Thursday, April 30, 2009

Cold-Hearted Cicada

The feelings of a cold-hearted lover
are like a cicada:
it cries constantly
but never shows its face

Miwa no Sugikado

Found on BibliOdyssey along with a couple of woodcuts by Utamaro. Although we heard them all through the dog days of August, I only once found one, a mature wing-ed one, dead, when I was about 10. I pinned it to an acoustic ceiling tile and it was my bug collection. I'm just back from a visit to Toronto where I unearthed this while planting potatoes in my mother's garden.

Unless someone tells me otherwise I'm calling it a cicada. It still seemed to be in a state of suspended animation but definitely still alive, so I buried it again. It's not due to see the light of day until May 18th by this calculation - E=(19.465-t)/0.5136 - where E is the emergence start date in May and t is the average April temperature.

Wednesday, April 29, 2009

Saturday, April 25, 2009

Shook Swarm 2

Today we shook the bees onto fresh frames and foundation, about two weeks later than last year, but then winter seemed to hang about longer this year. The colony looks to be a healthy size but I'll find out if we were successful in about 10 days when I remove the two frames of grubs that we left as bait comb.

Monday, April 13, 2009

Under Ground

All my potatoes are buried now. Phew. Fifty seed potatoes at the allotment and 40 grown from true seed in a patch of the back yard. The little plants from seed are pictured below - quite promising I think, and hopefully big enough to fend for themselves in the great outdoors.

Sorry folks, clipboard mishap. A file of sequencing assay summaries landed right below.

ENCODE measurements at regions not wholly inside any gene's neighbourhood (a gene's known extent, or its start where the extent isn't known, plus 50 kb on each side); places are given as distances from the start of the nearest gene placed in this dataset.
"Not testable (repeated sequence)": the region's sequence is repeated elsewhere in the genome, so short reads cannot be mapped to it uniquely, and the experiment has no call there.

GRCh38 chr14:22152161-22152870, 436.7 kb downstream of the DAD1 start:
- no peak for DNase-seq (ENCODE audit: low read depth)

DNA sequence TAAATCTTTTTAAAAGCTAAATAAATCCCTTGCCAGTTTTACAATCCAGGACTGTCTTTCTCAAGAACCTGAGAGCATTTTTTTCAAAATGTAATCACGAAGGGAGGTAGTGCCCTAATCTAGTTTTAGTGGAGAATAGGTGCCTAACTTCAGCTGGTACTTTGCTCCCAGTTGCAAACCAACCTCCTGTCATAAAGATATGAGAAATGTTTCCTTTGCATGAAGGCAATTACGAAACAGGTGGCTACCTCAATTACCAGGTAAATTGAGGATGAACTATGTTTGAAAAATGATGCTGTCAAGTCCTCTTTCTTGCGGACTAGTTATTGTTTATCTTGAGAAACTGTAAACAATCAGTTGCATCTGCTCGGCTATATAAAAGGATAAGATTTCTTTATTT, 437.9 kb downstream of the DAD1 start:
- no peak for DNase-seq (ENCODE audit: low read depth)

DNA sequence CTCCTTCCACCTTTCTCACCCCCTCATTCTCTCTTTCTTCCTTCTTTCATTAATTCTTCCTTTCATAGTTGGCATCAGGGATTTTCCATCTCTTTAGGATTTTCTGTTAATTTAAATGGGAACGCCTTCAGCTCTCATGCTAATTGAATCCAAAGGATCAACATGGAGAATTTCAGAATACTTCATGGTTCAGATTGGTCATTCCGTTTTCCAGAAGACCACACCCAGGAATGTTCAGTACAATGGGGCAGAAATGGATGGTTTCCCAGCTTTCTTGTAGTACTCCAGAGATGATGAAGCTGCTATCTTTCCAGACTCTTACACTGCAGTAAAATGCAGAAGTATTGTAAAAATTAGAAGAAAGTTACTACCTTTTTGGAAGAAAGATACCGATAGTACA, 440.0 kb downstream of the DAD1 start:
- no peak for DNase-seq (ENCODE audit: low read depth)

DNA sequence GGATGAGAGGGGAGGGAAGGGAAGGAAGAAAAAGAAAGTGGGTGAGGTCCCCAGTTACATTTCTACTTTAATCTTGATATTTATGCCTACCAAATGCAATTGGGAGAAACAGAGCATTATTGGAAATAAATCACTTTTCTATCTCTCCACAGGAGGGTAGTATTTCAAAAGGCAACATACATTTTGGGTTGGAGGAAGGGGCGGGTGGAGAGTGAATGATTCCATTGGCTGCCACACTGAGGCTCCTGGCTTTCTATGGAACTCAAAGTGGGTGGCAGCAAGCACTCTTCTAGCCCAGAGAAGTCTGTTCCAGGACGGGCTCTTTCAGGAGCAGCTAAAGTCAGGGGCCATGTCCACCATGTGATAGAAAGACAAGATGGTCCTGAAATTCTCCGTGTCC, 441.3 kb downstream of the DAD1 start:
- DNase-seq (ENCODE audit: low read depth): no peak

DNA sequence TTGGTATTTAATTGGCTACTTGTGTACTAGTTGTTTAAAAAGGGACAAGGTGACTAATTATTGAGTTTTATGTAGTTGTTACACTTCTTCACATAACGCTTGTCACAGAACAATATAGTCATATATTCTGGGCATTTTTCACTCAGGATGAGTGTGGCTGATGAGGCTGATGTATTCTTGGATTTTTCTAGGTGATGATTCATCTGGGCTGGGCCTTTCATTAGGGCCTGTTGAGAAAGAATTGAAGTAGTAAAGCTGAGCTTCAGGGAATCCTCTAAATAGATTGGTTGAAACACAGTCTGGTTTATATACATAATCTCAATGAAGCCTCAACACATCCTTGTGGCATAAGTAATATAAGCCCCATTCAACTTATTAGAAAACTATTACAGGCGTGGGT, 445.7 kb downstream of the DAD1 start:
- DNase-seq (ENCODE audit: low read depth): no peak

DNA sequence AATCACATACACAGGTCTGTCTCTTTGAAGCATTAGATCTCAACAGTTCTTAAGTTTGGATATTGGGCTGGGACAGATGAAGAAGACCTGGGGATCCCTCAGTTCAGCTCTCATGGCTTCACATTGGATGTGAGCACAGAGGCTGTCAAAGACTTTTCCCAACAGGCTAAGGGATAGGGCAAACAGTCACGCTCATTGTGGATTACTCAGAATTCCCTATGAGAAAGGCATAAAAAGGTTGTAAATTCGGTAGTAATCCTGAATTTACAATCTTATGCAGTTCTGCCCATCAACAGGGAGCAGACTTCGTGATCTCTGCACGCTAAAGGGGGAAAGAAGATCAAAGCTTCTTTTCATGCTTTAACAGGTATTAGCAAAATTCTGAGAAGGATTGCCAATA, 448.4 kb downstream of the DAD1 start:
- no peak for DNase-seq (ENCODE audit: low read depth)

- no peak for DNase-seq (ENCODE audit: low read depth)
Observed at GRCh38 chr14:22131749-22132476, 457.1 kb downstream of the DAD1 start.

Sunday, April 12, 2009

Happy Easter!

A few more cards from my collection of Victorian & Edwardian Easter greetings. Click on image to enlarge.

Friday, April 10, 2009

A Fridayes Pye

[Without eyther Flesh or Fish]
Washe greene Beetes cleane, picke out the middle string, and chop them small with two or three well relisht ripe Apples. Season it with Pepper, Salt, and Ginger: then take a good handfull of Raizins of the sunne, and put all in a Coffin of fine paste, with a piece of sweet Butter, and so bake it: but before you serve it in, cut it up, and wring in the juyce of an Orenge, and Sugar.
John Murrell: A New Booke of Cookerie 1615

Sunday, April 05, 2009

Three Eggs

"A baked egg is good eating, and easy of achievement. Break a new-laid egg on to a thickly-buttered plate, strew it with pepper, and salt, and cook slightly in a moderate oven. It must be eaten exceedingly hot from the same plate, which may be attractively surrounded by a narrow frill of crinkled tissue paper."
Meals Medicinal